Basic facts about Alzheimer's disease
Alzheimers is the most common form of dementia and accounts for at least half of all dementias. It causes about 23,000 deaths a year in the United States, making it the eighth leading cause of death in the elderly population. Alzheimer's disease is named after Alois Alzheimer, the German physician who identified it in 1907. The cause of Alzheimer's remains elusive and resistant many treatments.
People with Alzheimer's disease have an atrophy of the cortical tissue within the brain. When examined at autopsy the brain shows abnormal fibers that appear to be tangles of brain tissue filaments (neurofibrillary tangles) and senile plaques (patches of degenerative nerve endings). This damage is believed to cause disruption to transmission of impulses amongst brain cells. It is this damage that is thought to produce the symptoms of the disease.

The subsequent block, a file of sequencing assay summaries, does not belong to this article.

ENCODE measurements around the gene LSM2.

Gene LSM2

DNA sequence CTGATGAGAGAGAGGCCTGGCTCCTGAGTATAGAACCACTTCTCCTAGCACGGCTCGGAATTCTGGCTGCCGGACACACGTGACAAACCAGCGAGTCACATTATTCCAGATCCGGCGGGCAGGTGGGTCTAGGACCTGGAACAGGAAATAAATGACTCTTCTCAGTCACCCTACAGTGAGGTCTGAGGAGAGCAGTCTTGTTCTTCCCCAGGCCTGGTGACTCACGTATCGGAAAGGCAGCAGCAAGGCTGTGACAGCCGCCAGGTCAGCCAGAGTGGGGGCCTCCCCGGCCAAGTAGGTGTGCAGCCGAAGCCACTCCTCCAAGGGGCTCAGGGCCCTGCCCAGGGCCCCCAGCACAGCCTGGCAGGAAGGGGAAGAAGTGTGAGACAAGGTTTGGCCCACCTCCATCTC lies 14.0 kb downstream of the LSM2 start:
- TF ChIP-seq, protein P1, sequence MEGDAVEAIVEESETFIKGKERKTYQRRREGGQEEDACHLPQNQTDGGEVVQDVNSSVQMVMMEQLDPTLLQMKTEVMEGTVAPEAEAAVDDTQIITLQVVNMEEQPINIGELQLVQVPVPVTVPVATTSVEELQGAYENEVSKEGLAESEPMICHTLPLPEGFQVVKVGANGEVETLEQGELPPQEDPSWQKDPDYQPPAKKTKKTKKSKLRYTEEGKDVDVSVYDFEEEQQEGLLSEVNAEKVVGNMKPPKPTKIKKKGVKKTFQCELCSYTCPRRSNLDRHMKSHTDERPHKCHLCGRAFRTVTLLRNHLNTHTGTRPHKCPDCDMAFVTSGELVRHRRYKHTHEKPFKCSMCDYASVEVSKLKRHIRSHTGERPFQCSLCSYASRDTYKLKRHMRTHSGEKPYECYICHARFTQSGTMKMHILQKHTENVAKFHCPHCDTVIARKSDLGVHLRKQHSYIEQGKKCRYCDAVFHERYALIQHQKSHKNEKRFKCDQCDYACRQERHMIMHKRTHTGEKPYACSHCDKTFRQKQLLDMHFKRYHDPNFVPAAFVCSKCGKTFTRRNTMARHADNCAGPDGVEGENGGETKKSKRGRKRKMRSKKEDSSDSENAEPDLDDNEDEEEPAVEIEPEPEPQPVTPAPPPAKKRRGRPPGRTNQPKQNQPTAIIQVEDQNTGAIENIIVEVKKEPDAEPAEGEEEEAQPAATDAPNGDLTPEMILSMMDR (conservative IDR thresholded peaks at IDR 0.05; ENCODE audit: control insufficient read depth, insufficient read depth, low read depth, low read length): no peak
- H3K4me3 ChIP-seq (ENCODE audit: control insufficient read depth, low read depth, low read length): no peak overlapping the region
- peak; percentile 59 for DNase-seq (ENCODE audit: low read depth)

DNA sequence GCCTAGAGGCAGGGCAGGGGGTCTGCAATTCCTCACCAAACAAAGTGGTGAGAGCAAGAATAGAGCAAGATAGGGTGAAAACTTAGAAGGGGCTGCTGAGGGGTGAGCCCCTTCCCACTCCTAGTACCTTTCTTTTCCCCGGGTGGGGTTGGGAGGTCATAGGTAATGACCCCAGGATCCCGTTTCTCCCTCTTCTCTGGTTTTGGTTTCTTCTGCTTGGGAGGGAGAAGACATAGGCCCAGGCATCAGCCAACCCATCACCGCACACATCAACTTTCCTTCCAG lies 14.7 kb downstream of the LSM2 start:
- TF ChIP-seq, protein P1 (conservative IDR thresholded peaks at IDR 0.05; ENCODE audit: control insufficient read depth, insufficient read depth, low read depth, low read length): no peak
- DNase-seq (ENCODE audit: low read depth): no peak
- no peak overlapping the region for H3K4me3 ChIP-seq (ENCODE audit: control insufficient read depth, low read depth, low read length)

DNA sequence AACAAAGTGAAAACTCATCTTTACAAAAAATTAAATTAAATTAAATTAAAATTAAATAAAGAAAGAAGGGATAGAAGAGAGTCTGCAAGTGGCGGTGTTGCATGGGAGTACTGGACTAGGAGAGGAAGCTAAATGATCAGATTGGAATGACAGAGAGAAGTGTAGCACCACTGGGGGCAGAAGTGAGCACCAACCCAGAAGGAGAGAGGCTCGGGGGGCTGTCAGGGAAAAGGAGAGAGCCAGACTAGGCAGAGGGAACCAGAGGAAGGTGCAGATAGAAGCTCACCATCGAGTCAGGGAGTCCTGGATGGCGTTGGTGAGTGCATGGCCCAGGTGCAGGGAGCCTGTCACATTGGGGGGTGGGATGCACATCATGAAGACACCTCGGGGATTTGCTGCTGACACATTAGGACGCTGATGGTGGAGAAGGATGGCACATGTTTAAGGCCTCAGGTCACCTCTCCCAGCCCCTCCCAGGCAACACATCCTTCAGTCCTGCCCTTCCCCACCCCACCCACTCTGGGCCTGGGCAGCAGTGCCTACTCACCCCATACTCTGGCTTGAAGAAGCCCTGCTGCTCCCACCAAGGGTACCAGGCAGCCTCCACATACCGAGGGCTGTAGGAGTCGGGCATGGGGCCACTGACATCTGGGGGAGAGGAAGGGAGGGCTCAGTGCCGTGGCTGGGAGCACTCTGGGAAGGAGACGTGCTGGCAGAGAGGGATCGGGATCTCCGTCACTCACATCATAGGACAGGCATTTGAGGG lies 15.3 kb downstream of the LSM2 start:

People over the age of 65 are most frequently affected by Alzheimer's and it is termed late onset. So-called early onset, a very rare form of Alzheimer's disease can develop in people as young as 40 years and in middle age.
Hope for the Future
Government funded research into Alzheimer's occurs almost everywhere throughout the world. Drug companies, academic institutions and medical facilities are working to find a cure for Alzheimer's disease. As people are living longer many more are suffering from the disease. It is in everyone's interest that a cure is found as soon as possible.
Updated December 2005